But looking at the ratio above, there’s one thing you don’t see – stagnation. At almost no point, save in the early 1990s, could you reasonably point to and say “TRAP!” In fact, the recent record is actually pretty good, as we’ve almost covered a third of the distance to the high income threshold in the past decade alone. More formally, ADF and PP tests strongly reject the hypothesis that the ratio is stationary in levels.
Another way of looking at the same thing using different data is through the Penn World Tables, which has a few indicators measuring per capita GDP as a ratio to US per capita GDP (index levels; US=100; 1960-2007; G-K method;PWT ver6.3):
The picture here’s slightly different, but the conclusion’s the same – Malaysia’s per capita income is still gaining ground on that of developed economies. There’s only a few periods (pre-1968; 1980-86; 1997-2001) where you could say that Malaysia’s economy was “trapped” – otherwise, we’ve made continually progress. Again, formal tests point to non-stationarity.
Digression: It was interesting to look at the experience of the NIEs in this context – we’ve always been treated as poorer cousins to them, despite starting off on nearly the same footing. So I can’t resist inserting the following (log ratios to US GDP per capita; US=100):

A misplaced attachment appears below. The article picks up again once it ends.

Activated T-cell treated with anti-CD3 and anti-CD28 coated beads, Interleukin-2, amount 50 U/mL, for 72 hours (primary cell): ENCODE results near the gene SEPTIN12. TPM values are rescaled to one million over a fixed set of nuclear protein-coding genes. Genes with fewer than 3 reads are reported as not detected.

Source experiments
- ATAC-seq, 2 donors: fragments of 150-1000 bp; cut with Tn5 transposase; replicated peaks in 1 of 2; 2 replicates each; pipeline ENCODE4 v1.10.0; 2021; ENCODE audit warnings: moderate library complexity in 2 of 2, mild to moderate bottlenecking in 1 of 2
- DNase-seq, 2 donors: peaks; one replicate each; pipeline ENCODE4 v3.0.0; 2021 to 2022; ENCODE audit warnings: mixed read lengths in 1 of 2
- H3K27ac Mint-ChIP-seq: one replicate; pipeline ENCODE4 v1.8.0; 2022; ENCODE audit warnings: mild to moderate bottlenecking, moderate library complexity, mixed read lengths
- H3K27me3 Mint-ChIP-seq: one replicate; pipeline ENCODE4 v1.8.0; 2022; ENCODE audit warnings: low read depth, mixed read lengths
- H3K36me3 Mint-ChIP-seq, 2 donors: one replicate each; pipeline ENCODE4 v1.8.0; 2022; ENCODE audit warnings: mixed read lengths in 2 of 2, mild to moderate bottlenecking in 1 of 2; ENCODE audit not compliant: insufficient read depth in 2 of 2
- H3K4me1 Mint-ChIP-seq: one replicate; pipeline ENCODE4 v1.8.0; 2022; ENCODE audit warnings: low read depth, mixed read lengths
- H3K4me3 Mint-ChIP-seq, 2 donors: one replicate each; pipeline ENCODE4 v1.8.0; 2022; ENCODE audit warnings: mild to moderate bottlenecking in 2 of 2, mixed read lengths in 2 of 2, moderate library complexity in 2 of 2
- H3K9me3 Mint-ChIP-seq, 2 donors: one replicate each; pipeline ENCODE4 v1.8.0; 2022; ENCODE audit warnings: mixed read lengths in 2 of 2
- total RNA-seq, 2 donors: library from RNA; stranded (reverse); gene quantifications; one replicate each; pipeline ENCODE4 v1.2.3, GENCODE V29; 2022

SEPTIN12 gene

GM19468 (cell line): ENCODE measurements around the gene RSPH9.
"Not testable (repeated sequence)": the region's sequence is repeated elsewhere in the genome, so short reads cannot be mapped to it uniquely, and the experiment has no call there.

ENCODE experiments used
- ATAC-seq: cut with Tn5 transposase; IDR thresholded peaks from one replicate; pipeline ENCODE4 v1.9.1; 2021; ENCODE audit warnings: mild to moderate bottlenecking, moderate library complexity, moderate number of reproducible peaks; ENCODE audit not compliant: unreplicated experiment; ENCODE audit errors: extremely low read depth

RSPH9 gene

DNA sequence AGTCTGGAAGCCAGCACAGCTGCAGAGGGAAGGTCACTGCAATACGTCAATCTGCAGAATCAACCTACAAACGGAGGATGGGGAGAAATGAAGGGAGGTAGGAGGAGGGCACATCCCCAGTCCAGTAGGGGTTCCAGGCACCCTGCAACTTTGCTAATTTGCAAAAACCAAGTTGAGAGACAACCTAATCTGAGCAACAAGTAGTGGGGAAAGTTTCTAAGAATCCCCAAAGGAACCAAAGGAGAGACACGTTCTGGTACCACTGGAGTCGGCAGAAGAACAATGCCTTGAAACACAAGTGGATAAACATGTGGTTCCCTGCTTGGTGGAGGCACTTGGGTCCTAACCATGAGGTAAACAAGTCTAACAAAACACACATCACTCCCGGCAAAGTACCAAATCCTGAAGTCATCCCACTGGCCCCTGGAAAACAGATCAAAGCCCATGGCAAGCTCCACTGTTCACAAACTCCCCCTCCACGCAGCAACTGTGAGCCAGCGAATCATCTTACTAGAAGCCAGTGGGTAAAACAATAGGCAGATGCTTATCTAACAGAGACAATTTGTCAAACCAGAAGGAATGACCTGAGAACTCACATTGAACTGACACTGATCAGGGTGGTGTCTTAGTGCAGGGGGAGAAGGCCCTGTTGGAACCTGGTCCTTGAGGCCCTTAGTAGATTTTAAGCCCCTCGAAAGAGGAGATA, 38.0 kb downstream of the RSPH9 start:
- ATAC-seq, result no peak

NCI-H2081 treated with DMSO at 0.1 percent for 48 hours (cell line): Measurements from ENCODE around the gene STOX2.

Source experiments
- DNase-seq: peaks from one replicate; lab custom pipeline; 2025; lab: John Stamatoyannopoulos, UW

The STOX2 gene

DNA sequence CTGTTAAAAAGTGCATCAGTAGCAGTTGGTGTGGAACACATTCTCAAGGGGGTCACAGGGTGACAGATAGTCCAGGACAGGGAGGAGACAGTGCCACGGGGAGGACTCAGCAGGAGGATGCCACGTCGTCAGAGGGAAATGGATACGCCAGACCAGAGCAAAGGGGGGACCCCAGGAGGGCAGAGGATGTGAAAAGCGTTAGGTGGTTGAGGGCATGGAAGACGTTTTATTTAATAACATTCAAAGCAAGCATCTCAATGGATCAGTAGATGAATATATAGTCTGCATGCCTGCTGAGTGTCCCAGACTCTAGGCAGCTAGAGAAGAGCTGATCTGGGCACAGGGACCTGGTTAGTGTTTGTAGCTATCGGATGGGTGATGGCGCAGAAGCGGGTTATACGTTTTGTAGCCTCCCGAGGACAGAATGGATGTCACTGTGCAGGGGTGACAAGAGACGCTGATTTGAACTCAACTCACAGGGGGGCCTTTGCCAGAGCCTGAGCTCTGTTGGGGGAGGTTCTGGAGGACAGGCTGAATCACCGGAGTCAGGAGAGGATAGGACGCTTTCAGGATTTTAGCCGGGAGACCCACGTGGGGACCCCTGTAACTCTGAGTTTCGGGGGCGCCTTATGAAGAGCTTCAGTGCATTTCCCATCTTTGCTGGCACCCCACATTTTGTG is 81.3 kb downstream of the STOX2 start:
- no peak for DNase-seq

Singapore and Hong Kong started off richer than Malaysia and maintained their lead. We started better off than Korea and Taiwan, but ended up behind because of two factors – poor growth pre-1970 and losing a lot of ground in the 1985-87 recession. More research required here obviously…and now back to the topic at hand.
The past, as they say, is prologue. Just because growth has rather inconveniently not stalled as per the “trap” hypothesis, doesn’t mean it can’t happen in the future. But even here, there’s more than enough grounds for rejecting it.
Recall the narrative of the middle income trap above – rapid factor accumulation plus higher productivity from the shift to manufacturing drive the initial growth phase out of low income status. As economies mature, factor accumulation slows and productivity gains become harder to achieve, “trapping” countries who can’t make the transition to higher value added manufacturing.